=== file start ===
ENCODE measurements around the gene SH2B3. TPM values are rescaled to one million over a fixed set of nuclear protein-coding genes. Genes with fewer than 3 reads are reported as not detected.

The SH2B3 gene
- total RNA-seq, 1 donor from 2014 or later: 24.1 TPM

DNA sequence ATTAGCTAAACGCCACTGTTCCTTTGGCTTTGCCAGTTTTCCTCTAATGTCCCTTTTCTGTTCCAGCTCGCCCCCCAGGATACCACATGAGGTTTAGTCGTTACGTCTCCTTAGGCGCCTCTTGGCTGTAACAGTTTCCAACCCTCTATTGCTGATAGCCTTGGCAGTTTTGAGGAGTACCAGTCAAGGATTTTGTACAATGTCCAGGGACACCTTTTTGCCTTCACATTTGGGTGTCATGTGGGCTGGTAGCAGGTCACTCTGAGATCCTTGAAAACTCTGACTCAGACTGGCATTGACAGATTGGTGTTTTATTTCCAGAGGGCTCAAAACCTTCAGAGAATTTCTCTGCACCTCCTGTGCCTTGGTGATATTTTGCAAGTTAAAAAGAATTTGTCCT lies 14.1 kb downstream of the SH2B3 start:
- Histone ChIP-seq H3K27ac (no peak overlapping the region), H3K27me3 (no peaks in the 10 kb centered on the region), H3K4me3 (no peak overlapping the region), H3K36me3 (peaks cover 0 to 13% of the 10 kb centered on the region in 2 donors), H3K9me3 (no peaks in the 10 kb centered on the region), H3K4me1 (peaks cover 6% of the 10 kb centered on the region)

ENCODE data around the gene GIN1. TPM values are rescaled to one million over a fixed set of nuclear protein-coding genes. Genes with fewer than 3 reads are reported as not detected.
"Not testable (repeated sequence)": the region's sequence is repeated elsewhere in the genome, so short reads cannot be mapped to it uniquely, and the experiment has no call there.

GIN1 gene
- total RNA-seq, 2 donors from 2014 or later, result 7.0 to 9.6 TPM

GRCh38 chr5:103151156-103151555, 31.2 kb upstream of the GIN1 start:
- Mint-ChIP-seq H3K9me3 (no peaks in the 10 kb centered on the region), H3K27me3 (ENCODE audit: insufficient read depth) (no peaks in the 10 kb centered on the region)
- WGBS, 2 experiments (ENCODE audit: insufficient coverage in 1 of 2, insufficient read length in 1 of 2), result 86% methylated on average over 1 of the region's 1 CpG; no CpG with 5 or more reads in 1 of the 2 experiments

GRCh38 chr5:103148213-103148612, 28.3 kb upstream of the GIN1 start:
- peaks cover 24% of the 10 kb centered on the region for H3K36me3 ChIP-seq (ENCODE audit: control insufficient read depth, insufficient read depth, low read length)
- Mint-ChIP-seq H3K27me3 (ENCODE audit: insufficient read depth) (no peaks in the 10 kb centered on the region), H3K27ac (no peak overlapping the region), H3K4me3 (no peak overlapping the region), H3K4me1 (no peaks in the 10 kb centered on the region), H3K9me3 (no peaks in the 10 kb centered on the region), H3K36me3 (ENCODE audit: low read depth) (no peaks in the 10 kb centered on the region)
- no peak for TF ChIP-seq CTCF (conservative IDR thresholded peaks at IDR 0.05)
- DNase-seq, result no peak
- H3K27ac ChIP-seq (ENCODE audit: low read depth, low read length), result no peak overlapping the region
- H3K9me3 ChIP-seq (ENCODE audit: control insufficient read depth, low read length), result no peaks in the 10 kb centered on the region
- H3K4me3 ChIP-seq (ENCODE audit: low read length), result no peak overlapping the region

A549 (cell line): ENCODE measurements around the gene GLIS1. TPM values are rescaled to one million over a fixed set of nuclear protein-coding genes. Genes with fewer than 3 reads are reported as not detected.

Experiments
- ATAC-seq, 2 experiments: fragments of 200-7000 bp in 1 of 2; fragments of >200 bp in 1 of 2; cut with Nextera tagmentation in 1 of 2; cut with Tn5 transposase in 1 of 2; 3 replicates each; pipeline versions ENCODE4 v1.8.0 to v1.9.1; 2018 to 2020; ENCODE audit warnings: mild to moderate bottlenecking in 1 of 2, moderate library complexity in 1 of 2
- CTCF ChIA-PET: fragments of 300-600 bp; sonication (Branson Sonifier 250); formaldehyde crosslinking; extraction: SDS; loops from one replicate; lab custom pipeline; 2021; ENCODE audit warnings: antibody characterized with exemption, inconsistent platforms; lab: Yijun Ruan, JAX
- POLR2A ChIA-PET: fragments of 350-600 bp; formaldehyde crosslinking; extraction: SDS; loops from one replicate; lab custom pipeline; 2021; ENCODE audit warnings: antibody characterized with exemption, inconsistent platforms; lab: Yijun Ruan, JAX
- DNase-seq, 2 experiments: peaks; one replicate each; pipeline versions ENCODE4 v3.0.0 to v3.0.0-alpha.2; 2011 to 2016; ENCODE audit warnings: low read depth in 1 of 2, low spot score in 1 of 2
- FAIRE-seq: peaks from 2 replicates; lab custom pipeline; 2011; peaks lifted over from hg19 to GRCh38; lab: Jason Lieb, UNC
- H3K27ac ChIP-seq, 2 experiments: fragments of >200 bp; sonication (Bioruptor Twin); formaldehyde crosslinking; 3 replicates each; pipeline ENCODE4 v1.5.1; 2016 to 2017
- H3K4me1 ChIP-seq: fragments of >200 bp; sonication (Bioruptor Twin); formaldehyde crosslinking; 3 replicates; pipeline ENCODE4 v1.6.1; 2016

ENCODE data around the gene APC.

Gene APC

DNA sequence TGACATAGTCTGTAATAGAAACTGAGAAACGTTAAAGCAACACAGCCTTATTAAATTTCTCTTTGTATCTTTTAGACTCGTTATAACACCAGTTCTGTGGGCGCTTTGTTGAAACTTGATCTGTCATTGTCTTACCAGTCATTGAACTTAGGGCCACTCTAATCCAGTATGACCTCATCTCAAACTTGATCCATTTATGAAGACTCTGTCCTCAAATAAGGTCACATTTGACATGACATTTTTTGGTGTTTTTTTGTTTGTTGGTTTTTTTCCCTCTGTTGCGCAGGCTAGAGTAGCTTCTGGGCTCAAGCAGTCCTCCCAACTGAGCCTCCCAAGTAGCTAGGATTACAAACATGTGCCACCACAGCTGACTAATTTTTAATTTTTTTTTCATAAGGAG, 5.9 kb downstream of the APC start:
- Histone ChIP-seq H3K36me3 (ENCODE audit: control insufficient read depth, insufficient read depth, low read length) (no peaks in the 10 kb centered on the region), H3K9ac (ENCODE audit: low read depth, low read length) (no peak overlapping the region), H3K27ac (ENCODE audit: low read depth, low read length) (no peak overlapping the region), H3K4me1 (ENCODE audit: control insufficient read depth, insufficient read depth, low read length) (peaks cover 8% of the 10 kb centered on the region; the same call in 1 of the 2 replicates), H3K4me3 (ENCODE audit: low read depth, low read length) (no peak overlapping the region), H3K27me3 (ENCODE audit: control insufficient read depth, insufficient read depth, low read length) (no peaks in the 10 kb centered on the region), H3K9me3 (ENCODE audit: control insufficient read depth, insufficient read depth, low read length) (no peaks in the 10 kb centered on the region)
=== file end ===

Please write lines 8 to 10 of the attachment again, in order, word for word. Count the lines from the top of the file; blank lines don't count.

GIN1 gene
- total RNA-seq, 2 donors from 2014 or later, result 7.0 to 9.6 TPM

GRCh38 chr5:103151156-103151555, 31.2 kb upstream of the GIN1 start: